For the third consecutive year, Colorado lawmakers have rejected proposed legislation to address the trend among law enforcement agencies to fully encrypt their radio traffic.
At the bill sponsor’s request, a Colorado House committee killed a measure that would have significantly weakened the 2019 state law that opened records on police internal affairs investigations.
A bipartisan bill in the Colorado legislature would require the state’s judicial branch to publish higher-court opinions online in a searchable format and at no cost to the public.
In a closed-door meeting, a Colorado judicial branch committee is expected to consider a long-awaited new rule on the suppression and sealing of criminal court records.
A bill in the Colorado legislature threatens to significantly weaken the new state law that opened records on completed police internal affairs investigations.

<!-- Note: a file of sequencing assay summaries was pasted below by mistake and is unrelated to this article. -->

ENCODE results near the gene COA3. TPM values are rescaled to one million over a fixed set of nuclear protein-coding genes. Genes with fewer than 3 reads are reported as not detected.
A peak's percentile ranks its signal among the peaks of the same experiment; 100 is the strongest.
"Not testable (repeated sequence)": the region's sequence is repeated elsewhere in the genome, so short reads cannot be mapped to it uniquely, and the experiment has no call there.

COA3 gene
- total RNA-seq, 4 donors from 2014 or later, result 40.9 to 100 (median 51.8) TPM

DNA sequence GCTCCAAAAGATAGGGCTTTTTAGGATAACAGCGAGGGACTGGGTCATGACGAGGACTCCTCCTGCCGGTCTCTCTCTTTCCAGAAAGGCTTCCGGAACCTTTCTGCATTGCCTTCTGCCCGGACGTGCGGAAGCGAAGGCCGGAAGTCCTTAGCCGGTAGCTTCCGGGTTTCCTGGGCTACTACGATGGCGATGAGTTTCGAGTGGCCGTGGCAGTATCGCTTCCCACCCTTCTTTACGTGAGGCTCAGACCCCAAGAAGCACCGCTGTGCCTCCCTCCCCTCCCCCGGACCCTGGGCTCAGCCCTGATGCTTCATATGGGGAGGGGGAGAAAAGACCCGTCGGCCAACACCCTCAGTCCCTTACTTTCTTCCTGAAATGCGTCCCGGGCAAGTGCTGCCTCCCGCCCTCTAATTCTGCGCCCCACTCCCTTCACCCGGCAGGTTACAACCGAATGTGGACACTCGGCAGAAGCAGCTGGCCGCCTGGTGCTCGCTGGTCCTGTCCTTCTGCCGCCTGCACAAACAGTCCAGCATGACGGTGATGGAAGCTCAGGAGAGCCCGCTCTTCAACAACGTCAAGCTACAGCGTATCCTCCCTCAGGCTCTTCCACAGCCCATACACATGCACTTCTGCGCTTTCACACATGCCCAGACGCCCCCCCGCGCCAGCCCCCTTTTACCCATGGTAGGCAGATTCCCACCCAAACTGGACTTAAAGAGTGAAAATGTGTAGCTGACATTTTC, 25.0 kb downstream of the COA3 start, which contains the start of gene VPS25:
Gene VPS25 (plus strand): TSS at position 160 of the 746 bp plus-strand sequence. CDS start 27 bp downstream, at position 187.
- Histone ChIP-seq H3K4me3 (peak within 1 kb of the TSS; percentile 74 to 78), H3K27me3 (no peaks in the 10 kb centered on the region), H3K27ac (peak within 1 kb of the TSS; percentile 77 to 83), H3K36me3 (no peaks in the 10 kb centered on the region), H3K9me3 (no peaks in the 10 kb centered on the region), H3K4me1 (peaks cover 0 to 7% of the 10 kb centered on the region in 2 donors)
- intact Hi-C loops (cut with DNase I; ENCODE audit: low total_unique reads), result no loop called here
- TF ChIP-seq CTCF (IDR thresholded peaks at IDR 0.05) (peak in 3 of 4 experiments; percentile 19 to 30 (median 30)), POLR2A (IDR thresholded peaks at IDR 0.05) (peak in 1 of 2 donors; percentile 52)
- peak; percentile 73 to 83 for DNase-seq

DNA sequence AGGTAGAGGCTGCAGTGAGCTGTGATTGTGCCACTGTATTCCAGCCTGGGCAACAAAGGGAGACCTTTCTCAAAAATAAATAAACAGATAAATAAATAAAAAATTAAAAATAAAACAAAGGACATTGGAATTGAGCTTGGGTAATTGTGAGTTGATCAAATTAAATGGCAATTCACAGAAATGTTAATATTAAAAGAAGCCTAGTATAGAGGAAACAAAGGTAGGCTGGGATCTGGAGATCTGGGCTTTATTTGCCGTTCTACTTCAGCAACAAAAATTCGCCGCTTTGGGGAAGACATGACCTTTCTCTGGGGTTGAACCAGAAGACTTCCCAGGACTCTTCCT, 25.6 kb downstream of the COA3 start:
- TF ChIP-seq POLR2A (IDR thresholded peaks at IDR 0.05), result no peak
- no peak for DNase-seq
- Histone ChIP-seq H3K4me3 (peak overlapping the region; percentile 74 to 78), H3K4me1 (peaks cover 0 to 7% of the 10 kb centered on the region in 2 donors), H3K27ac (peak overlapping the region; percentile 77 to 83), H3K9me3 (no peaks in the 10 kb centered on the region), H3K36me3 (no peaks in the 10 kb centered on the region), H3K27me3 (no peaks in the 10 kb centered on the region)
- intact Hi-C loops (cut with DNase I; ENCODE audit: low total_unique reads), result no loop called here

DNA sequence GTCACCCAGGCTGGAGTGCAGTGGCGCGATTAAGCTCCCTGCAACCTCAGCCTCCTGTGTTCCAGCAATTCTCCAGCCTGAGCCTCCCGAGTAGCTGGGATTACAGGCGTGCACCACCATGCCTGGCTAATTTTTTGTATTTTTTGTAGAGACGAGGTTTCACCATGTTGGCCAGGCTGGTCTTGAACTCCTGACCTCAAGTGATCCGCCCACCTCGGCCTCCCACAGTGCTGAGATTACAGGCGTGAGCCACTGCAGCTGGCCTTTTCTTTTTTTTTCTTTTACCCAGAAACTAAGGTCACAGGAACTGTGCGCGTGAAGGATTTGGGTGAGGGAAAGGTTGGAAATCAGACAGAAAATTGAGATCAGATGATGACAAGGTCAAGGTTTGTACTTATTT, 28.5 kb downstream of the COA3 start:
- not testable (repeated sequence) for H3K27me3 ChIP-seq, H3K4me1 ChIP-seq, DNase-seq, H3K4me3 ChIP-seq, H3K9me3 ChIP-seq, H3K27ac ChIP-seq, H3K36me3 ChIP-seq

With the 2020 legislative session starting this week, University of Colorado Denver launched an interactive tool to help Coloradans better understand the state budget.
A split screen might be the best way to think about government transparency in Colorado in 2019. On one side is the ground-breaking new state law that opens records on completed police internal affairs investigations. On the other is the trend among law enforcement agencies in our state to encrypt 100 percent of their scanner transmissions.
The state health department could dispose of a former high-ranking employee’s emails because the records retention schedule for state agencies gives officials the discretion to decide which emails are important enough to keep. The Colorado Open Records Act also doesn’t provide any meaningful guidance about the retention of public records.
Gov. Jared Polis signed into law a bill to protect Coloradans from meritless lawsuits that target free expression, and he signed another measure that starts a process for incorporating media literacy into state education standards.